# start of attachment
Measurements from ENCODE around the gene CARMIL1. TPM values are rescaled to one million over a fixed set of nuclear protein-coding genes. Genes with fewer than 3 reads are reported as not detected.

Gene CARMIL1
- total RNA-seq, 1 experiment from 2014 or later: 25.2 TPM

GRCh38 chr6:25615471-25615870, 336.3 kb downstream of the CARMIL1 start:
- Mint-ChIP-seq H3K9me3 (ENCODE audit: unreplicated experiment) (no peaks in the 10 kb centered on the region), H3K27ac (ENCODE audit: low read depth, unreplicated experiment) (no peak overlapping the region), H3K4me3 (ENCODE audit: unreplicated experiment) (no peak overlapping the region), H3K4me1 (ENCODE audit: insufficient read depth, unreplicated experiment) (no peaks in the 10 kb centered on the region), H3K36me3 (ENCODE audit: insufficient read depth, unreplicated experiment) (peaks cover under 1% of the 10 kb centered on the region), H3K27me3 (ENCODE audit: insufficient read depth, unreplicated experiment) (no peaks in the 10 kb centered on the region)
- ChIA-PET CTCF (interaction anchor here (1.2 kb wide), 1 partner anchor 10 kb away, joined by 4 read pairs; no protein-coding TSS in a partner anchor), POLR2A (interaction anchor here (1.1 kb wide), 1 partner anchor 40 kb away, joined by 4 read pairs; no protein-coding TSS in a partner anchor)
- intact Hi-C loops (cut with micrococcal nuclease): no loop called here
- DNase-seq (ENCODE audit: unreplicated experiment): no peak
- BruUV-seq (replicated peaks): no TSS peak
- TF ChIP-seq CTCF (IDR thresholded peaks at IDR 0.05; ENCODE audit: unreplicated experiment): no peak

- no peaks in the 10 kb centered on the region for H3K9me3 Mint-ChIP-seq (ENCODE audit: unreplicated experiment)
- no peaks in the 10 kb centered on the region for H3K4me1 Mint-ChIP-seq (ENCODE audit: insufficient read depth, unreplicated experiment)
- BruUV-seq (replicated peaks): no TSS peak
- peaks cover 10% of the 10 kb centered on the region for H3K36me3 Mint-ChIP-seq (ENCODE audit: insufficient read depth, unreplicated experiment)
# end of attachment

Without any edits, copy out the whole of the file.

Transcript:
Measurements from ENCODE around the gene CARMIL1. TPM values are rescaled to one million over a fixed set of nuclear protein-coding genes. Genes with fewer than 3 reads are reported as not detected.

Gene CARMIL1
- total RNA-seq, 1 experiment from 2014 or later: 25.2 TPM

GRCh38 chr6:25615471-25615870, 336.3 kb downstream of the CARMIL1 start:
- Mint-ChIP-seq H3K9me3 (ENCODE audit: unreplicated experiment) (no peaks in the 10 kb centered on the region), H3K27ac (ENCODE audit: low read depth, unreplicated experiment) (no peak overlapping the region), H3K4me3 (ENCODE audit: unreplicated experiment) (no peak overlapping the region), H3K4me1 (ENCODE audit: insufficient read depth, unreplicated experiment) (no peaks in the 10 kb centered on the region), H3K36me3 (ENCODE audit: insufficient read depth, unreplicated experiment) (peaks cover under 1% of the 10 kb centered on the region), H3K27me3 (ENCODE audit: insufficient read depth, unreplicated experiment) (no peaks in the 10 kb centered on the region)
- ChIA-PET CTCF (interaction anchor here (1.2 kb wide), 1 partner anchor 10 kb away, joined by 4 read pairs; no protein-coding TSS in a partner anchor), POLR2A (interaction anchor here (1.1 kb wide), 1 partner anchor 40 kb away, joined by 4 read pairs; no protein-coding TSS in a partner anchor)
- intact Hi-C loops (cut with micrococcal nuclease): no loop called here
- DNase-seq (ENCODE audit: unreplicated experiment): no peak
- BruUV-seq (replicated peaks): no TSS peak
- TF ChIP-seq CTCF (IDR thresholded peaks at IDR 0.05; ENCODE audit: unreplicated experiment): no peak

- no peaks in the 10 kb centered on the region for H3K9me3 Mint-ChIP-seq (ENCODE audit: unreplicated experiment)
- no peaks in the 10 kb centered on the region for H3K4me1 Mint-ChIP-seq (ENCODE audit: insufficient read depth, unreplicated experiment)
- BruUV-seq (replicated peaks): no TSS peak
- peaks cover 10% of the 10 kb centered on the region for H3K36me3 Mint-ChIP-seq (ENCODE audit: insufficient read depth, unreplicated experiment)